Chil­dren de­serve to have hope for fu­ture

The Courier-Mail - - NEWS - DAN KNOWLES

THE chil­dren of Cher­bourg have beau­ti­ful smiles and a heart­break­ing fu­ture.

As the chil­dren of “kids hav­ing kids”, they are star­ing ng down the bar­rel of a life with- out jobs, lit­tle hope and, too o of­ten, time in jail.

It’s pos­si­ble to look at an adult and think they have ru­ined their own life, that they are re­spon­si­ble for r where they find them- selves.

With chil­dren, it’s a dif- fer­ent story.

They shouldn’t be six x years old and tak­ing refuge e in the street in near-zero o tem­per­a­tures like they do o in Cher­bourg, hud­dled d around a fire be­cause they y would rather be there e than at risk in their own n homes.

They shouldn’t be skip­ping school, too em­bar­rassed to go be­cause they don’t have shoes.

They shouldn’t be left to their own de­vices, prey to any­one with an aerosol, drugs, petrol or booze to of­fer them a tem­po­rary, but ul­ti­mately dev­as­tat­ing, es­cape from their ex­is­tence.

They shouldn’t be ig­nored, gnored, d, ne­glected, un­seen and for­got- ten.

Cher­bourg is not in the e mid­dle of nowhere. From m Bris­bane’s north, it can take longer to get to By­ron Bay.

It is sur­rounded by beau­ti­ful coun­try­side, a few hours from the state’s cap­i­tal.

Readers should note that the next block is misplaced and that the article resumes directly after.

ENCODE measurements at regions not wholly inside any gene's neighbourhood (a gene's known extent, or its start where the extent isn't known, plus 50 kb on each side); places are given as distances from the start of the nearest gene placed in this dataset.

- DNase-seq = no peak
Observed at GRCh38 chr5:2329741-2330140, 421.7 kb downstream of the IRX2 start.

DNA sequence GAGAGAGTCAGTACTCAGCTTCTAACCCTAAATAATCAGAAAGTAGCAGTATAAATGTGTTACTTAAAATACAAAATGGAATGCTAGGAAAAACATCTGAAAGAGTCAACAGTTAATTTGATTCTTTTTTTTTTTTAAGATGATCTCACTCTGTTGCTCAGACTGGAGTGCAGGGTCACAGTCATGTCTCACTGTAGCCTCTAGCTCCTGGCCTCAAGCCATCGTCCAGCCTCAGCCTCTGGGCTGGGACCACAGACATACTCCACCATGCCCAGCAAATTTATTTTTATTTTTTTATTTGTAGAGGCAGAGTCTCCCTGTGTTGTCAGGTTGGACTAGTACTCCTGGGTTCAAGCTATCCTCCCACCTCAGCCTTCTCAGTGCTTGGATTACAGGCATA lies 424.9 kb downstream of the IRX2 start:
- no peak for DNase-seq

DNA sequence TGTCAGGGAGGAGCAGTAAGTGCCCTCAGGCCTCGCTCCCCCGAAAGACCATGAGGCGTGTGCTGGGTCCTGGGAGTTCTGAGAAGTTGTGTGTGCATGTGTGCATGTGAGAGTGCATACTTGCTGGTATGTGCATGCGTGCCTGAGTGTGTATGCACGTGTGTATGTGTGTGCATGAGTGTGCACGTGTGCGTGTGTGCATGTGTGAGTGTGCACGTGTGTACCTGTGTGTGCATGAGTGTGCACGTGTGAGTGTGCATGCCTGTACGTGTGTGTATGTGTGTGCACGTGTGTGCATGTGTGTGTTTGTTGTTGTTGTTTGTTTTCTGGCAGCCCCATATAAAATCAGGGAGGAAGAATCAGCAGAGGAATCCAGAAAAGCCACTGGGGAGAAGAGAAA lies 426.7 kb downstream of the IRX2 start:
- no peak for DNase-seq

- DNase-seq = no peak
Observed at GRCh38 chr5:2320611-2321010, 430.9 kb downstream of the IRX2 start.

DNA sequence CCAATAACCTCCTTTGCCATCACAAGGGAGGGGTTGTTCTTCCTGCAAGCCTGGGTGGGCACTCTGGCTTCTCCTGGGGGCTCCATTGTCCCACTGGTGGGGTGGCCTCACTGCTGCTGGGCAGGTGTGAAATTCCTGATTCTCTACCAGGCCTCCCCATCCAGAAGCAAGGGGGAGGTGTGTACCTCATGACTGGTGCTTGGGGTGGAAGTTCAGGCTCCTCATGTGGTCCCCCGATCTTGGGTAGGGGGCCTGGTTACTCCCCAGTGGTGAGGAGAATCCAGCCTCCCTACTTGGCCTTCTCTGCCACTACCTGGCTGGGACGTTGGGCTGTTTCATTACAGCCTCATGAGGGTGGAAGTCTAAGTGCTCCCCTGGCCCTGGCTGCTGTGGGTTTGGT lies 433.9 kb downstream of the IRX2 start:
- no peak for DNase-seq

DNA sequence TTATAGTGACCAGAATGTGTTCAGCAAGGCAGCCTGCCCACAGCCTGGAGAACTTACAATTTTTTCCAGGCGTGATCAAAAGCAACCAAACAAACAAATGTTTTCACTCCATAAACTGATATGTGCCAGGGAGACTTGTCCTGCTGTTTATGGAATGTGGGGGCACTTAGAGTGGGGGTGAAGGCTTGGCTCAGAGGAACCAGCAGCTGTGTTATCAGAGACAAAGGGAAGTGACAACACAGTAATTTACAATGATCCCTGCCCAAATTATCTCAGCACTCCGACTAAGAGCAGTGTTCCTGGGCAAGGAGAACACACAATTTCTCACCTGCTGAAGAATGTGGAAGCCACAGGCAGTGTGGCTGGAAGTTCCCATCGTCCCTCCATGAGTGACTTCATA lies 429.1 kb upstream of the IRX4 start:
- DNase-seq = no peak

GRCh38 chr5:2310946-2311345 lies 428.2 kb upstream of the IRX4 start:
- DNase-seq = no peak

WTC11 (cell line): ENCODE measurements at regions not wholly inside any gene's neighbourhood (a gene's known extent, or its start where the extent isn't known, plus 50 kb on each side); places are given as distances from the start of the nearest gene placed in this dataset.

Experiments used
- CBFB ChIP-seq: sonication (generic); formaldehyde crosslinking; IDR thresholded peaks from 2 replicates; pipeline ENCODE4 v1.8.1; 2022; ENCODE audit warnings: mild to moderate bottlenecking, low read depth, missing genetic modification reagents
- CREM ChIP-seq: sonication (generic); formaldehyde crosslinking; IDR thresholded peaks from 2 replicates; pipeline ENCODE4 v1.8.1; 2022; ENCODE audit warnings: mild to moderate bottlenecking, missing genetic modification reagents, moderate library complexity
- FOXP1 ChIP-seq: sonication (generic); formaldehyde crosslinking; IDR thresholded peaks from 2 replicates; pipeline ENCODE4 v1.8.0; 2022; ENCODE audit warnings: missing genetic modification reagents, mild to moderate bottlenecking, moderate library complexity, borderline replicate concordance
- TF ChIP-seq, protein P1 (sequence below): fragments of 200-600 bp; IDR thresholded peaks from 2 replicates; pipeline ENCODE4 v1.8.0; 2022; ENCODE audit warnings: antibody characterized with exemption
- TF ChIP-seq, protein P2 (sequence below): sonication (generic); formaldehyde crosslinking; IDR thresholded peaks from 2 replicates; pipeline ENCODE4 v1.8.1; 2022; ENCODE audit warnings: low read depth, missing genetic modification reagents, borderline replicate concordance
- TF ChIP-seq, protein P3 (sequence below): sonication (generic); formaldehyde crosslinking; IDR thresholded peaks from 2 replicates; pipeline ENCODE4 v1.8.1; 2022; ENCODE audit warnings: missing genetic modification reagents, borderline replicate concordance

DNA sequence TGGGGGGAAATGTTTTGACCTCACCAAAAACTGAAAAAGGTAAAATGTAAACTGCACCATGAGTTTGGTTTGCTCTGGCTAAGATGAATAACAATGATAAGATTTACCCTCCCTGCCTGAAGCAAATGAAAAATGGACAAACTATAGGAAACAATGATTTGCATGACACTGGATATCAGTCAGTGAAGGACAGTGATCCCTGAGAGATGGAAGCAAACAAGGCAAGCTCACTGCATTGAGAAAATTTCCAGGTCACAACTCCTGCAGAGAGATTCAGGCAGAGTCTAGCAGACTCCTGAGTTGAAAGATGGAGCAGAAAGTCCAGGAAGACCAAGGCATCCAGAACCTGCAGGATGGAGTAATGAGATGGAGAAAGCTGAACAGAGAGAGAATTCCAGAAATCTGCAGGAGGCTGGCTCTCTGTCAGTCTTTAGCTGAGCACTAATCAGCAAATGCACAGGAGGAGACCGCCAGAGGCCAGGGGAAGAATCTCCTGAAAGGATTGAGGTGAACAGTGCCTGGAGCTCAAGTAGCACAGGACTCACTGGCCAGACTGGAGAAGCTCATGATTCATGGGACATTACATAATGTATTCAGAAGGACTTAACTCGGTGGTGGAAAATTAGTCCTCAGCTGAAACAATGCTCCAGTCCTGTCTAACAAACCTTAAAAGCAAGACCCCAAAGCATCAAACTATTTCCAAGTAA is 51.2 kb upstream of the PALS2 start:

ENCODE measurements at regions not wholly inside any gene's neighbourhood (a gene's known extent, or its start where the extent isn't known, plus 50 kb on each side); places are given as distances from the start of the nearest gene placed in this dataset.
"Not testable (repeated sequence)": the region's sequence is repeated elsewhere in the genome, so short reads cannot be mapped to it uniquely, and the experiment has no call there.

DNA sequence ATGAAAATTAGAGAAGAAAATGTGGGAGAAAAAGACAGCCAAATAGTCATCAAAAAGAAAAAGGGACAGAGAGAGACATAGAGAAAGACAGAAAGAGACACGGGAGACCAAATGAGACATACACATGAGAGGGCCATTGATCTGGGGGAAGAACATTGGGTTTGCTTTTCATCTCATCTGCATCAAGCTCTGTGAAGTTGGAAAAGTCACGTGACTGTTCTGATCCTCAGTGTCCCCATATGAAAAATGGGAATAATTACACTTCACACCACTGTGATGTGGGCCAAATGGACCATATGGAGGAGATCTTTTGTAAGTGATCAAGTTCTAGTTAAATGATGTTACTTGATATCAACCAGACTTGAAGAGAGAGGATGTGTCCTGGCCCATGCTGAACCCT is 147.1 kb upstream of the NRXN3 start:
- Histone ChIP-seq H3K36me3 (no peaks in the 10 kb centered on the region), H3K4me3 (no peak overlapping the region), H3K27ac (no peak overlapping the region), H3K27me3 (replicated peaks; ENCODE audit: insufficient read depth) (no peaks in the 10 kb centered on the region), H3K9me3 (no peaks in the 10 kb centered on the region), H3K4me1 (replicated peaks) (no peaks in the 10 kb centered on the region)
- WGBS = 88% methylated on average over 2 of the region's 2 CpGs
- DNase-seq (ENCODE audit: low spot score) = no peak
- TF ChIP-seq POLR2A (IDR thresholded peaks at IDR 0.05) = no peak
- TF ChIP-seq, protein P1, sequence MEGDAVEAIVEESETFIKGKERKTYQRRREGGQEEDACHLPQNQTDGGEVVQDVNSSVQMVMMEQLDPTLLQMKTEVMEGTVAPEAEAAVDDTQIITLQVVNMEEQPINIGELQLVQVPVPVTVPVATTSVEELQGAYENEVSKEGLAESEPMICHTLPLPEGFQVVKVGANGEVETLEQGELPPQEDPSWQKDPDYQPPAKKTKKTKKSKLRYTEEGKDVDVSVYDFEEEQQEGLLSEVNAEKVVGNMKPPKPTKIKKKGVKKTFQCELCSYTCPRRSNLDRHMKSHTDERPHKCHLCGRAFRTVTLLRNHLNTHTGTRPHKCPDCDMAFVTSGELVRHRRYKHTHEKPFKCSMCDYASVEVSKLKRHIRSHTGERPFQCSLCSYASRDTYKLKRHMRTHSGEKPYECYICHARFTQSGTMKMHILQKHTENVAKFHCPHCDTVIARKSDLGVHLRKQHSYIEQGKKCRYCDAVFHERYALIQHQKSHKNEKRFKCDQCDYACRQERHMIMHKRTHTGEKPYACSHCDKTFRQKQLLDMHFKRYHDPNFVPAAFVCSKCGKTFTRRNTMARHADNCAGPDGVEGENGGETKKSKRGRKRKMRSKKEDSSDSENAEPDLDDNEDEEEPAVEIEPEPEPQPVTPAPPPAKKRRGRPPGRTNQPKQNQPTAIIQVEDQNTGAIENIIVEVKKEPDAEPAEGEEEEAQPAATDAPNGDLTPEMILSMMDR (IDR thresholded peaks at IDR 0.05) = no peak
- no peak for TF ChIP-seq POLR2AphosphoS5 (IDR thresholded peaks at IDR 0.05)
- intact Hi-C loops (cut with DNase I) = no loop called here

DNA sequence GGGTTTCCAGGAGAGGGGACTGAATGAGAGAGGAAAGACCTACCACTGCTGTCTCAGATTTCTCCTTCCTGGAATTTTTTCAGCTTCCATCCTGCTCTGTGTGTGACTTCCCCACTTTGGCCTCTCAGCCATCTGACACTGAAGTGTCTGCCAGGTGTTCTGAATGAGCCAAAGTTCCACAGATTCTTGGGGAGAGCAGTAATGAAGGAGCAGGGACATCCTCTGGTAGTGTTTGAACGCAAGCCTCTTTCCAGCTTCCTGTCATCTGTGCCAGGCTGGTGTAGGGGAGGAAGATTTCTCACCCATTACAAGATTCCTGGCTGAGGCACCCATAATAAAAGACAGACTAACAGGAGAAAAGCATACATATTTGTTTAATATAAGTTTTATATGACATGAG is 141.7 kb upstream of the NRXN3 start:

Yet it holds the sad ti­tle of Aus­tralia’s most dis­ad­van­taged town, wracked by job­less­ness and youth crime.

It’s no good say­ing the po­lice can sort it out.

Sure, there’s a time for a search war­rant and a raid to show any­one prey­ing on the com­mu­nity it’s not on. But you can’t ar­rest your way out of a prob­lem like Cher­bourg.

The chal­lenge is not find­ing the crime and charg­ing the crim­i­nal – the clear-up rates from crime are among some of the best in the state.

It’s stop­ping those crimes from be­ing com­mit­ted in the first place. The el­ders say it is only bring­ing back pride in cul­ture that can do it.

They are beg­ging for sup­port for a “heal­ing cen­tre” where they can stop the cy­cle, turn the lives of chil­dren and young adults around, give them the tough love they need, and the love they may never have been shown.

And they want jobs, be­cause that’s what will stop the smiles of kids turn­ing into those adults who have lost hope.

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